I’ve got no great conversion story to narrate; I probably can’t even describe a time I really struggled with the idea of keeping my Faith. What I can say is that I am consciously, confidently Catholic.
My parents are both converts. It’s a great blessing, really, because they were discovering things about the Faith even as they were teaching me and my siblings. They have always been devoted, pious, and committed to the Church they chose as adults. We grew up well-catechized and well-formed, though always with the knowledge that we were different. The world wasn’t somewhere we fit in.
I’ve never taken my religious and moral beliefs for granted – 4-H State Band weekends and band practice kept me grounded. There were plenty of people around me who just didn’t care. That being the case, I came very close to boxing up my faith and putting it on the Sunday-and-Holy-Day shelf.
For four years, I was dead set on going to music school; I planned to major in Arts Administration and minor in Trombone Performance. I was going to be a professional musician and make a living with my musical talent. Don’t get me wrong – I could have done it; I was good enough. That career track meant going to a secular university and basically not having time for God – although that didn’t occur to me at the time. Yes, I’d keep my faith (I couldn’t imagine life any other way) but that just meant Sunday Mass and helping with parish events.
What I didn’t realize at the time was my unutterable pride. I thought that my gift for music would take me wherever I wanted to go. I thought that I didn’t need to improve as a Catholic. I had it all figured out, right? Well, until I visited Christendom College.
After a few days of daily Mass, adoration, classes beginning and ending with a prayer, and the Catholic atmosphere that pervaded the entire school, I was hooked. I realized, deep inside, that I couldn’t leave that lifestyle behind. With the full knowledge that the decision meant abandoning my music and all the work I’d put into it, I chose the little liberal arts Catholic college over a music career.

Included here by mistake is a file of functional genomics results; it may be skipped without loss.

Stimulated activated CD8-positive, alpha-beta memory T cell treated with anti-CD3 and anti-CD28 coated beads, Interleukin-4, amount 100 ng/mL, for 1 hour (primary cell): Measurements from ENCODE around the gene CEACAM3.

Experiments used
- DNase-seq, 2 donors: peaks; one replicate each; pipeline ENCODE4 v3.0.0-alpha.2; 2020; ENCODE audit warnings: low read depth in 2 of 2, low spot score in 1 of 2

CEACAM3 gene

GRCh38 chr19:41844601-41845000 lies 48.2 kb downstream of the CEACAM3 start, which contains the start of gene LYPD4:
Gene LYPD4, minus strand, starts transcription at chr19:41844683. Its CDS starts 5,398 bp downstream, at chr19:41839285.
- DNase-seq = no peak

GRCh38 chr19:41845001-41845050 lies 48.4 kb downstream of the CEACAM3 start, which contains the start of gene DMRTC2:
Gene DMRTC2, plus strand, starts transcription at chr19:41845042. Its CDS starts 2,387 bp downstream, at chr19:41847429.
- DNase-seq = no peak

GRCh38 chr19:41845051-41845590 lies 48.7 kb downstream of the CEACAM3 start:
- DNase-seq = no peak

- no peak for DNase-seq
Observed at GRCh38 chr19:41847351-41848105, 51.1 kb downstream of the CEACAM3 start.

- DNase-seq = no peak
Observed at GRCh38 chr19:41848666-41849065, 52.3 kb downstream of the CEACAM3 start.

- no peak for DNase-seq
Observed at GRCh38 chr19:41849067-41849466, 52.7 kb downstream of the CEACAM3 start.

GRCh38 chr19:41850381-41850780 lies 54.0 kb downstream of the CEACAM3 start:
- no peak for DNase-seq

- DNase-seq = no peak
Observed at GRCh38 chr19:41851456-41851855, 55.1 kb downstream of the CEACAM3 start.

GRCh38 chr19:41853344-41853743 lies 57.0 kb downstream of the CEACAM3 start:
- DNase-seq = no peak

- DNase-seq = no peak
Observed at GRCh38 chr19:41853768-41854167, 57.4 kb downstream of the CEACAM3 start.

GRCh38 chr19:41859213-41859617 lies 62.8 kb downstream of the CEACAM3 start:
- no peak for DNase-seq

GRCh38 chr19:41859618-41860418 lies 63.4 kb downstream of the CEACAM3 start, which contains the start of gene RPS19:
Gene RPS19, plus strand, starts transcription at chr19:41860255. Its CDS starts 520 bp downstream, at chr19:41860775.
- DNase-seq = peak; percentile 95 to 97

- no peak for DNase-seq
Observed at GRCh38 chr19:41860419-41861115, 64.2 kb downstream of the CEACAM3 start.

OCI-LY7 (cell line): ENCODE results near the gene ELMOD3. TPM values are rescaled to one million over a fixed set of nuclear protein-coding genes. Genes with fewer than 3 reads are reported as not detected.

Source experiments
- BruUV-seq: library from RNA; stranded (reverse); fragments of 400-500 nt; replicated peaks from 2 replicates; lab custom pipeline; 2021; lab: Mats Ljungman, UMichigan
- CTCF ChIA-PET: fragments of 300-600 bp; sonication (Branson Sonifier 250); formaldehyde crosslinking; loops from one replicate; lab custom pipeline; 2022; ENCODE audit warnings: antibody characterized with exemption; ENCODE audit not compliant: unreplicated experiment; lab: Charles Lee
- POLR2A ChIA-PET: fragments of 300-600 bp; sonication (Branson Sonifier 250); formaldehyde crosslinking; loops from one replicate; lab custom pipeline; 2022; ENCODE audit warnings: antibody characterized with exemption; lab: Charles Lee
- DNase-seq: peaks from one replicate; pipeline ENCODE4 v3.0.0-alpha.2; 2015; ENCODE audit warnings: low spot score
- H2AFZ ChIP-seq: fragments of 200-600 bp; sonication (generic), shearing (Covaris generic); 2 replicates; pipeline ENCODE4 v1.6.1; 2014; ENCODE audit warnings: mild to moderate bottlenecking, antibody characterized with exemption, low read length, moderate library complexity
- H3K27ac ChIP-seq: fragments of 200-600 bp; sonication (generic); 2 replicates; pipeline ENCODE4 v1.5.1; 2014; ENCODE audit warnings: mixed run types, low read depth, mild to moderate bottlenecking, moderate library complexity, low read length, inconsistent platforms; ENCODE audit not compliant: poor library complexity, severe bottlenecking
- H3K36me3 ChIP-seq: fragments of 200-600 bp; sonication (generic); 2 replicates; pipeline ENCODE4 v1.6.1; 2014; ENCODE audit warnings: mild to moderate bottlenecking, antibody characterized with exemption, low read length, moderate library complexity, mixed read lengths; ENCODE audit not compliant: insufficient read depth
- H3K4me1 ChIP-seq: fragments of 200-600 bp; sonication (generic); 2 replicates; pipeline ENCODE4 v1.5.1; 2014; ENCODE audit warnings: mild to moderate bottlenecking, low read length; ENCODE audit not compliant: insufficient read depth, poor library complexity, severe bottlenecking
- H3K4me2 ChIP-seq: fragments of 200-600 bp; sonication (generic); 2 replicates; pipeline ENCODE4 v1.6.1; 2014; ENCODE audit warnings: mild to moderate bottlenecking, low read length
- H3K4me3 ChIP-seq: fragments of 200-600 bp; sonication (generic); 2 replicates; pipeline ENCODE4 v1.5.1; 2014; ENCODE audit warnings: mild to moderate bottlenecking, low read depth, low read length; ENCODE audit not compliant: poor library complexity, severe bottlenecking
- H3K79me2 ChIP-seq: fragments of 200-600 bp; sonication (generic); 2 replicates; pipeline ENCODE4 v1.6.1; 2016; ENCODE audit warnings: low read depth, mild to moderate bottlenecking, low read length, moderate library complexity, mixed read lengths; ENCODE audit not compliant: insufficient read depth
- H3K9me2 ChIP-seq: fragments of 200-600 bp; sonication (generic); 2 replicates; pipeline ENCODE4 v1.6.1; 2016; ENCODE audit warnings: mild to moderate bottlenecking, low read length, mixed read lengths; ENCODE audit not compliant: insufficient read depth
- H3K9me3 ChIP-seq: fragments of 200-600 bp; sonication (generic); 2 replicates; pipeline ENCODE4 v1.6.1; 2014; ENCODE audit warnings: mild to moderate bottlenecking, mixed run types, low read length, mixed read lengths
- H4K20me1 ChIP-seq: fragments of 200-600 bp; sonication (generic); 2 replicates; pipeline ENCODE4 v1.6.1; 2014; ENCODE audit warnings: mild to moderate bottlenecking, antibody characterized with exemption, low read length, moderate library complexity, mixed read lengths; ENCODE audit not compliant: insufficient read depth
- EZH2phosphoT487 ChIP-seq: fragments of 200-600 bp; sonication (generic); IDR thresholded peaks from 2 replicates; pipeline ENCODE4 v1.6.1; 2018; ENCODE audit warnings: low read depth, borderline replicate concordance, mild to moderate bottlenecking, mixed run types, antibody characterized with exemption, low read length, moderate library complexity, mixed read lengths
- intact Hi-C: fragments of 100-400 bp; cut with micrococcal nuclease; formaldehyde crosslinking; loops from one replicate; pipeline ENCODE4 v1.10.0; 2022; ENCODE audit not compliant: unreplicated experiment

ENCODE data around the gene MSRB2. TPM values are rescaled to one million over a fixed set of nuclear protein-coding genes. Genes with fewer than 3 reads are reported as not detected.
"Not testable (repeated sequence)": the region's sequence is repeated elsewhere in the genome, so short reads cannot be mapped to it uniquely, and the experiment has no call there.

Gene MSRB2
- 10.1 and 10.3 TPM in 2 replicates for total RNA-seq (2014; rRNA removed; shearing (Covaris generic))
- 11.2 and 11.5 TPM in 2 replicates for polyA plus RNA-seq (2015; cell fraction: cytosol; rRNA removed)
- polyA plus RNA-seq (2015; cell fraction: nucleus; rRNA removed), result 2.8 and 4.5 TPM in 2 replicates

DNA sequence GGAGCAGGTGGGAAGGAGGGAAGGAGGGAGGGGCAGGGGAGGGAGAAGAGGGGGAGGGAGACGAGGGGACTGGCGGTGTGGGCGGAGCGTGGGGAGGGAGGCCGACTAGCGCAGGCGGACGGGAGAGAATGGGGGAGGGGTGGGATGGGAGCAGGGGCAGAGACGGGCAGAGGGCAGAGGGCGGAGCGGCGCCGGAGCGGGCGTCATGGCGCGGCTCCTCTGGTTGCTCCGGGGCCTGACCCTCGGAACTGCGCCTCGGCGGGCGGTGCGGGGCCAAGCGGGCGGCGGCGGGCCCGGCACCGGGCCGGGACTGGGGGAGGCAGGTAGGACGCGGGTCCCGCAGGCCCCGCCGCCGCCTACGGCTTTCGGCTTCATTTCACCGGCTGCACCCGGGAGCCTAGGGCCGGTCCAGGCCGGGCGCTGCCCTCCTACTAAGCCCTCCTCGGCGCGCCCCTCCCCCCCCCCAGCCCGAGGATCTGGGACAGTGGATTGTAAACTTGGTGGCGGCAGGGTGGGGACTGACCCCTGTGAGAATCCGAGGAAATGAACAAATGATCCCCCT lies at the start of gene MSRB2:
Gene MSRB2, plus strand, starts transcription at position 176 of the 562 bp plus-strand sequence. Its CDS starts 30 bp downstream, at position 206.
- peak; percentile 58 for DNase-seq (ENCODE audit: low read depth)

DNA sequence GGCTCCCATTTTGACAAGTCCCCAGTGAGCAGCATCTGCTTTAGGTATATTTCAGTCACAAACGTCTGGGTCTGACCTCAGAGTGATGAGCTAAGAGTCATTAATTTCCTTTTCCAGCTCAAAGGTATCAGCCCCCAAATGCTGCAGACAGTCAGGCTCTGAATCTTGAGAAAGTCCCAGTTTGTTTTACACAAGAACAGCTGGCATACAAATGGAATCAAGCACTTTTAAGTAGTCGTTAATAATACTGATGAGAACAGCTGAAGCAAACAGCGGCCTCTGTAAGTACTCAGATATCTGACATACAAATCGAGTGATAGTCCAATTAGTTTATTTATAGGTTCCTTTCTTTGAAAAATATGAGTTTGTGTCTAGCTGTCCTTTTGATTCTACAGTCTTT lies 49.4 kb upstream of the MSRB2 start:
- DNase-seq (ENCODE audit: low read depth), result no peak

What I didn’t realize then, and I do now, was the fact that this decision was more than just an education choice. It was more even than a career choice. It was an overt, adult decision to set my Faith as a priority in my life.
Four years later, I’ve repeatedly reinforced that decision with a conscious commitment to Catholicism. I’m convinced that it’s deeply important for every Catholic-raised young person to, at some point, choose their Faith. Childhood loves and joys don’t solve adult sufferings, and at some point, the challenges come.
Why do I stay? Why did I choose Catholicism for my life? What do I tell people when they ask me why I’m Catholic?
There’s more, when you’re Catholic. More to life, more to death. The world isn’t just a 2-dimensional, grey-shaded, boring yet scary rollercoaster ride. Look through the Eucharist, look beyond – it’s not even black and white, this world of ours! It’s glorious, 4-D, high definition, technicolor action. There’s meaning to every moment, truth in every word, beauty beyond the deepest, call of the loneliest mind. There’s order in all the chaos and a Good beyond all goods of earth to struggle towards and win. There’s solace in the most terrible of torments, and a Love to sooth the most restless heart.
That, dear world, is why I’m Catholic. I have the Key to goodness, truth and beauty, and He loves me.